Wednesday, September 20th, 2017

Saving the Hero

This month’s issue of “The Writer Magazine” features an interview with children’s author Kathi Appelt, who also teaches writing for children.  Kathi says something in the interview that captured my attention and felt worthy of repeating here. When asked what common mistakes she sees in children’s writing, her answer (paraphrased) was this:

“…Saving the hero. In real life, our job as adults is to provide assistance and counsel to children. But in fiction, young heroes (be they children or child substitutes, such as kittens, puppies and so on) must tackle the obstacles and solve the story problem on their own… We writers also have to let that main character struggle. If the obstacles to a goal aren’t large enough, then readers won’t care about the main character. What young readers want are imperfect characters who get into a fix and then have to struggle to get themselves out and succeed – or not.”  (Emphasis mine.)

This is something I address in my Just Write for Kids course, and I find myself mentioning it often in my freelance editing work, but Kathi’s words convey the idea brilliantly.

When we think about the problem or conflict – or, to use Kathi’s words, obstacle or struggle –  for our hero, we want to be sure that it is relevant to, and resonant for, the child reader.  We want to be sure the problem is accessible to our target audience on a very practical, concrete level.  In other words, the reader must identify with it.

We also want the main character to play an active role in solving his or her problem. It is always more powerful when the main character actively works to achieve his goals, rather than having some omniscient adult or other character solve his problems for him.  In the words of Kathi Appelt, “Even Arthur’s mentor, Merlin, had to let the young man make his own mistakes and figure out how to pull the sword from the stone.”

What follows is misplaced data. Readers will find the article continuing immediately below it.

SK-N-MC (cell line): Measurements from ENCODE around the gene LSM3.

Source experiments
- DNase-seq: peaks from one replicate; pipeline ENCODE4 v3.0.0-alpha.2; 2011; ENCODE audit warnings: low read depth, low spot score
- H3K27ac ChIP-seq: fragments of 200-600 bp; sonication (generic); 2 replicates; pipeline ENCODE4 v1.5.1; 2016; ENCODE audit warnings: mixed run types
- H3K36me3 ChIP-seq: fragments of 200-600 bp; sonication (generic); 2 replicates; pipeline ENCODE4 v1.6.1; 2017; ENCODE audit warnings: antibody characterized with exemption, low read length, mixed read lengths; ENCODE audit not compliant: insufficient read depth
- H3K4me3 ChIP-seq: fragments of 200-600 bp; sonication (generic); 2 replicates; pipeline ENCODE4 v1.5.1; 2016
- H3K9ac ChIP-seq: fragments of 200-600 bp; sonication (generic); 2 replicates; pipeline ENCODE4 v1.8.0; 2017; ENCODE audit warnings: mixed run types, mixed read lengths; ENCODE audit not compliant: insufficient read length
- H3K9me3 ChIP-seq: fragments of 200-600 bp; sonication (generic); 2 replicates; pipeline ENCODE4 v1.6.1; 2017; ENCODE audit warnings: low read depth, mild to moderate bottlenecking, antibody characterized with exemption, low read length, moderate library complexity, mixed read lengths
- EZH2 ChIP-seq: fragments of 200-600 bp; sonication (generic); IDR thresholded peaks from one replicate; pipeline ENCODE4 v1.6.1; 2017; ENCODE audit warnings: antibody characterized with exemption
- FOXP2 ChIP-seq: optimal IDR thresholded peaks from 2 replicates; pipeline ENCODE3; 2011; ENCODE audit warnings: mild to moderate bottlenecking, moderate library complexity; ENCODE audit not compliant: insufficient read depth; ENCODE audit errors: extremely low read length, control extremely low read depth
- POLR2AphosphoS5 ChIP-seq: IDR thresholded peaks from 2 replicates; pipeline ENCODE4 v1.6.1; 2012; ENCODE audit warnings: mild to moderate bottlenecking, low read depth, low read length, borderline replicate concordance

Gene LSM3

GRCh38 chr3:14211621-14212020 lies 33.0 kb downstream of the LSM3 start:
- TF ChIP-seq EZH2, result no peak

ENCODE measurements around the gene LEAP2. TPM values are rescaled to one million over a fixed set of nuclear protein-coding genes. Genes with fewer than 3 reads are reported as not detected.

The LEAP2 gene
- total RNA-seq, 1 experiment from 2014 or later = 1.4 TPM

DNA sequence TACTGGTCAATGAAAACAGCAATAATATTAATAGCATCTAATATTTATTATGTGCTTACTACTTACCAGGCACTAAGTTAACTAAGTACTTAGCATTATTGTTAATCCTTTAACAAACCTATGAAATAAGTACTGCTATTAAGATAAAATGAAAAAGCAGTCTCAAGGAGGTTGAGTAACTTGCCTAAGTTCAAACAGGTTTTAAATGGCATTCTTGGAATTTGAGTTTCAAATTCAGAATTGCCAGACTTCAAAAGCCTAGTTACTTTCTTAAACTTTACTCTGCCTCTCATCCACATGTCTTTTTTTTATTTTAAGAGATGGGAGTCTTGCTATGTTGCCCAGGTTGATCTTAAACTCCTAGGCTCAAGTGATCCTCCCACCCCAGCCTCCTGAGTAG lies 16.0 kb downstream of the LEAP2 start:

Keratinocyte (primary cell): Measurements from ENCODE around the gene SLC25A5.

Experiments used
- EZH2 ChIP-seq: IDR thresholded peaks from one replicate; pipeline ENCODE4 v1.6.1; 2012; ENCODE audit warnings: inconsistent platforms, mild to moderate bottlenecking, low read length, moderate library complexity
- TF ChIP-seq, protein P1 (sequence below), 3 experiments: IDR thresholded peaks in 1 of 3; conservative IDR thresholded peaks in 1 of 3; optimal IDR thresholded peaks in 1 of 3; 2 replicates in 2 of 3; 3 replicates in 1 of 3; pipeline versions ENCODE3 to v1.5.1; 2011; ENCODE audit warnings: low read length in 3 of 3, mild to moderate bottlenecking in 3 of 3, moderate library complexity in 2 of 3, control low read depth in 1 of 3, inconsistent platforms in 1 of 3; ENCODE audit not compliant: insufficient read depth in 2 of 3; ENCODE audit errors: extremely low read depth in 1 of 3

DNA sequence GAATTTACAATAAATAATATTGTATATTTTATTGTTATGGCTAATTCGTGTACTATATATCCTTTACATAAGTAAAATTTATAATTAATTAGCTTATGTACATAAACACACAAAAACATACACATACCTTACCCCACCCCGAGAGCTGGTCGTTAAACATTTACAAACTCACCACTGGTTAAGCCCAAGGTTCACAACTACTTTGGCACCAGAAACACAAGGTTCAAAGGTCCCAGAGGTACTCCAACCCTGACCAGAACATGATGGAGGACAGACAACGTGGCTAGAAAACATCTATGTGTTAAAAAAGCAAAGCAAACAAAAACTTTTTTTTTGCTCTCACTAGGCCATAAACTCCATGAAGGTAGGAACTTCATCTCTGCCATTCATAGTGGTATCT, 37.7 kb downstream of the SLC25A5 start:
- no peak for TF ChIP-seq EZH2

Comments

2 Responses to “Saving the Hero”
  1. Diane says:

    I can’t believe I only just subcribed to the “Writers Magazine” last night. It is a great website and has lots of interesting information. mmm.. I may have in my picture book story an adult (though imaginative) helping to solve or direct the younger’s mind. Have to have another look at this. Thanks Emma.

  2. Patricia says:

    I really like this post. As writers, the protagonist become our children, and there is a tendency to still want to protect them. I actually found it was so much more rewarding and meaningful to let the child to go through the emotional journey to figure out the solution him/herself. I was proud of her at the end!

    Even with practice, will it ever become easier? I keep hoping with practice and more practice at some point I will master this.

    Patricia

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